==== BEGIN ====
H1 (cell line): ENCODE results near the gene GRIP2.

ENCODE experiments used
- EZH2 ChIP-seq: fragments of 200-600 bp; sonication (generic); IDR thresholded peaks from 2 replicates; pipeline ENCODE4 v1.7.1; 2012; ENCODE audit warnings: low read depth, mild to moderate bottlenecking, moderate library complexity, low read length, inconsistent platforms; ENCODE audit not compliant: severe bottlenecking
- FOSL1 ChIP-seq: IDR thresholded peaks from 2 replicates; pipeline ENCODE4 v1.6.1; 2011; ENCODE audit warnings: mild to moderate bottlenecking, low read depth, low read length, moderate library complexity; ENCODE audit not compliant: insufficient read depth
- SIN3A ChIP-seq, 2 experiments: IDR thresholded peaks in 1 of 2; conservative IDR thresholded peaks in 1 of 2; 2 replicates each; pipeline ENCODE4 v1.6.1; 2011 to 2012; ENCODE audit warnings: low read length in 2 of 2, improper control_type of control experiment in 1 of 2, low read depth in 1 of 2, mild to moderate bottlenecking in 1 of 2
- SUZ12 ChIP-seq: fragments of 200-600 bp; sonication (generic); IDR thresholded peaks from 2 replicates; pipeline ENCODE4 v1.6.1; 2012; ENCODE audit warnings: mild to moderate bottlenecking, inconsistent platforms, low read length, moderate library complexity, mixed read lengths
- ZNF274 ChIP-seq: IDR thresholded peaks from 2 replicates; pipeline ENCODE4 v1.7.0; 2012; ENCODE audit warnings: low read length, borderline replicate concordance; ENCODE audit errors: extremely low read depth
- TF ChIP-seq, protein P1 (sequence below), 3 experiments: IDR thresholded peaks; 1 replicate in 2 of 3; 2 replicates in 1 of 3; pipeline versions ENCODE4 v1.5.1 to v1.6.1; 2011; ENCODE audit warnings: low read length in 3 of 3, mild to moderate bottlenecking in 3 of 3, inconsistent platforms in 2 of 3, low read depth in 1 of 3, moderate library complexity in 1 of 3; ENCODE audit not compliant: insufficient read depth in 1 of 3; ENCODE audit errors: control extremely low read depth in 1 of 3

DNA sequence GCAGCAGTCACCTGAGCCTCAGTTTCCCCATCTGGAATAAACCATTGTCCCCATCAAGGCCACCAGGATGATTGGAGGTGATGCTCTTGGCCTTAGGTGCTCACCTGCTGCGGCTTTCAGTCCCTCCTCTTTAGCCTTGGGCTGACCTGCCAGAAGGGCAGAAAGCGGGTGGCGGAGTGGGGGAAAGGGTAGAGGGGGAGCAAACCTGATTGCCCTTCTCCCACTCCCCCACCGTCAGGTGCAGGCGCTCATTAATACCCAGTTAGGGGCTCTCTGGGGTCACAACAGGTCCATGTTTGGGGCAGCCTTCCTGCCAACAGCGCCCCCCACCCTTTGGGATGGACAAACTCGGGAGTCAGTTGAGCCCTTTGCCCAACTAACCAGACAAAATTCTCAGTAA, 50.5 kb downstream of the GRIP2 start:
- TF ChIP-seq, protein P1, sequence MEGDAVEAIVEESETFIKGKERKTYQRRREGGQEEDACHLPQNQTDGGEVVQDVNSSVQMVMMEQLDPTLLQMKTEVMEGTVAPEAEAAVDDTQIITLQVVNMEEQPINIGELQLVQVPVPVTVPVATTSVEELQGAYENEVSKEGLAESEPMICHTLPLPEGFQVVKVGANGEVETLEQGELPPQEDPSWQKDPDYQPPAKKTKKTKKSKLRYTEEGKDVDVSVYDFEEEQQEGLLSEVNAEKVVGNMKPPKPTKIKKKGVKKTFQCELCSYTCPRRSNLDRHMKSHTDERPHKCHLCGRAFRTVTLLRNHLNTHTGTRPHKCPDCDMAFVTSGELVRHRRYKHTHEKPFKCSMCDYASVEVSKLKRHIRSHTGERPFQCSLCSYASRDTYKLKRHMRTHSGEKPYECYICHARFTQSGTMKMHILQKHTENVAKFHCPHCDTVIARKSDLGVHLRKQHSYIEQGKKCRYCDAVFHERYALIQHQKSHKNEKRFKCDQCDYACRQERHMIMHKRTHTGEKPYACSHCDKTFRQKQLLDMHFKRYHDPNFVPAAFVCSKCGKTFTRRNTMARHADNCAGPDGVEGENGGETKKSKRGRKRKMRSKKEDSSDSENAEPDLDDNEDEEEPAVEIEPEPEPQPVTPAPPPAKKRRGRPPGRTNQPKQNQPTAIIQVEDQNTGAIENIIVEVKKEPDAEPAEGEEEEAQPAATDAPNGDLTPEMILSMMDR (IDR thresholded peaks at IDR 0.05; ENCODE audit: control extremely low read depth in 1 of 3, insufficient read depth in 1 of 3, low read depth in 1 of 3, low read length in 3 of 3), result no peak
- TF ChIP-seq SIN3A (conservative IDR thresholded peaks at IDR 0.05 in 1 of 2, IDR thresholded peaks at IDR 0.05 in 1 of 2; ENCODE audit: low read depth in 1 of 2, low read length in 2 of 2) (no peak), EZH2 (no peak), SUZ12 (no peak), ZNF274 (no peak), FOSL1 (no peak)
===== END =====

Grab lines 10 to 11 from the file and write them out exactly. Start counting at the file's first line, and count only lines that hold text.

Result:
- TF ChIP-seq, protein P1, sequence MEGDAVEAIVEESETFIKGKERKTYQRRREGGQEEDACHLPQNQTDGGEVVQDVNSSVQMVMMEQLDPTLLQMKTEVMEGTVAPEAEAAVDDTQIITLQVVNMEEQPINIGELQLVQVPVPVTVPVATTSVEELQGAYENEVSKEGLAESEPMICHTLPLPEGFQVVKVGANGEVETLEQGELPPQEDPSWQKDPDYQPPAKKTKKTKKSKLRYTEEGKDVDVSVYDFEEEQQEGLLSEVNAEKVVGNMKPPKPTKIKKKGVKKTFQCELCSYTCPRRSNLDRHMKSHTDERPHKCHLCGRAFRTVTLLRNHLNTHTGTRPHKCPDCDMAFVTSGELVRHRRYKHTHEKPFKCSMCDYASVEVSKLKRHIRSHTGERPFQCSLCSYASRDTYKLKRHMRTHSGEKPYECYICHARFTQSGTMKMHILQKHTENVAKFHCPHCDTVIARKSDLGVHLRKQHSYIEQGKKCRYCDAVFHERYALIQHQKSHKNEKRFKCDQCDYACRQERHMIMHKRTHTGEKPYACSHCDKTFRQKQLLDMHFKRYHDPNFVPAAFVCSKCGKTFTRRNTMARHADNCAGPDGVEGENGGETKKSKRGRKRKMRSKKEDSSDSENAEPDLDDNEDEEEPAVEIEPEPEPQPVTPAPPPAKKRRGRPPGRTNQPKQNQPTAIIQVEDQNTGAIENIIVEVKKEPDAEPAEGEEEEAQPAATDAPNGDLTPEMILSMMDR (IDR thresholded peaks at IDR 0.05; ENCODE audit: control extremely low read depth in 1 of 3, insufficient read depth in 1 of 3, low read depth in 1 of 3, low read length in 3 of 3), result no peak
- TF ChIP-seq SIN3A (conservative IDR thresholded peaks at IDR 0.05 in 1 of 2, IDR thresholded peaks at IDR 0.05 in 1 of 2; ENCODE audit: low read depth in 1 of 2, low read length in 2 of 2) (no peak), EZH2 (no peak), SUZ12 (no peak), ZNF274 (no peak), FOSL1 (no peak)